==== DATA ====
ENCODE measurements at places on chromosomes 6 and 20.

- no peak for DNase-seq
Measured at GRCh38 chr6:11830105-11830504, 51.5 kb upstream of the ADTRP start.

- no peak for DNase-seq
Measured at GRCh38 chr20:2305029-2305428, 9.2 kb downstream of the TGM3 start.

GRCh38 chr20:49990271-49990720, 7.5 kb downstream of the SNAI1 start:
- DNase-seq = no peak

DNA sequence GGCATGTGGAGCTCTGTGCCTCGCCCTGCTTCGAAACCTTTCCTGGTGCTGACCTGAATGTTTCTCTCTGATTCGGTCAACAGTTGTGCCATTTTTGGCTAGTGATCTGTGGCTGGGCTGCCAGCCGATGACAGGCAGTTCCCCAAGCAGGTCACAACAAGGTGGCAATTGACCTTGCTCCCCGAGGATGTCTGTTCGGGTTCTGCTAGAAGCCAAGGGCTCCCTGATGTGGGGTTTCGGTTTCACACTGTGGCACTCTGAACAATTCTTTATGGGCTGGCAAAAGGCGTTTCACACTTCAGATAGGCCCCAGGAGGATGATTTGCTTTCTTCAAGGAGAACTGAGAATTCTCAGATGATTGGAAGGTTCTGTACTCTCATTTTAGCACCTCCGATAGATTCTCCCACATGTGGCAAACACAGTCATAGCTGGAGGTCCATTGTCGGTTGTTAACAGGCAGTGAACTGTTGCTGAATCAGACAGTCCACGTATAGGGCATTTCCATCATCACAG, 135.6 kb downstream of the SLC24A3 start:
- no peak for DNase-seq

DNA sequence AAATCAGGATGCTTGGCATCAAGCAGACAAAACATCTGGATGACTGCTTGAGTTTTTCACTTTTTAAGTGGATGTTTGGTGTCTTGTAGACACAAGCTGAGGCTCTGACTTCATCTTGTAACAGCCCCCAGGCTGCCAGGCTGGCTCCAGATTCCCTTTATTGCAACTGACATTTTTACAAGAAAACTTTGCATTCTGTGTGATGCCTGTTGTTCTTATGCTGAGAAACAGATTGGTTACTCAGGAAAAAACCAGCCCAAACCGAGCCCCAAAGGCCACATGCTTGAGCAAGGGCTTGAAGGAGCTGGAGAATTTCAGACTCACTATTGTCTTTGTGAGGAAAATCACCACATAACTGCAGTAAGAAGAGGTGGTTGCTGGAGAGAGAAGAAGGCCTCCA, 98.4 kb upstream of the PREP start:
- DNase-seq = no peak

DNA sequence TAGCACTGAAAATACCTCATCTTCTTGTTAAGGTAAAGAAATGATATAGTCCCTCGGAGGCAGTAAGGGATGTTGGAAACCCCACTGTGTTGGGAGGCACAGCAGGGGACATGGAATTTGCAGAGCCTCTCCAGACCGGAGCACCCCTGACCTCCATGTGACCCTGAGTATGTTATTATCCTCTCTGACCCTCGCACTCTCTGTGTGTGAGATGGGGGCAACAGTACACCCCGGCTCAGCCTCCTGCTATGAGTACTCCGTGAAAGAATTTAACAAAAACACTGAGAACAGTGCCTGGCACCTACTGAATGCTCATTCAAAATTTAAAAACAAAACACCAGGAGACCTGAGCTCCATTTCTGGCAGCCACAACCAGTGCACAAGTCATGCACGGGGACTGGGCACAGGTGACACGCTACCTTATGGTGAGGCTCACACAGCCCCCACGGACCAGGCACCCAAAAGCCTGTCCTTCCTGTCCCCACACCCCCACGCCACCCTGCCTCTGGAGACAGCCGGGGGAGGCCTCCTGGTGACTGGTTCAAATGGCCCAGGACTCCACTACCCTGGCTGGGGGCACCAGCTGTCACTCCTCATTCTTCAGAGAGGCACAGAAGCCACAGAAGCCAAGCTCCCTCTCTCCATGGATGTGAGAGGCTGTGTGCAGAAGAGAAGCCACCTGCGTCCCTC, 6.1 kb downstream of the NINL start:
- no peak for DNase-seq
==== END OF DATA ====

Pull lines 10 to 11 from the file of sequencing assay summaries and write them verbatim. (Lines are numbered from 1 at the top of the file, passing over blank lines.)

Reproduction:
DNA sequence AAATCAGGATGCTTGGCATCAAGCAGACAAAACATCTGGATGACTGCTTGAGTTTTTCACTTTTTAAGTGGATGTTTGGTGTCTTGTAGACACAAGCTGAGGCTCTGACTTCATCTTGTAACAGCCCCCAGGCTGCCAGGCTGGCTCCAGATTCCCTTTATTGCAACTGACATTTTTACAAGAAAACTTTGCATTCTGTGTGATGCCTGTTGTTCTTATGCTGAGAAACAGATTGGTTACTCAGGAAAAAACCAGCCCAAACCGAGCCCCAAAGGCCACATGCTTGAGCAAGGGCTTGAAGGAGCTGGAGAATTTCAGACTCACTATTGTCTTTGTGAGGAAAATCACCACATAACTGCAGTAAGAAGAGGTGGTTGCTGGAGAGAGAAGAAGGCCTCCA, 98.4 kb upstream of the PREP start:
- DNase-seq = no peak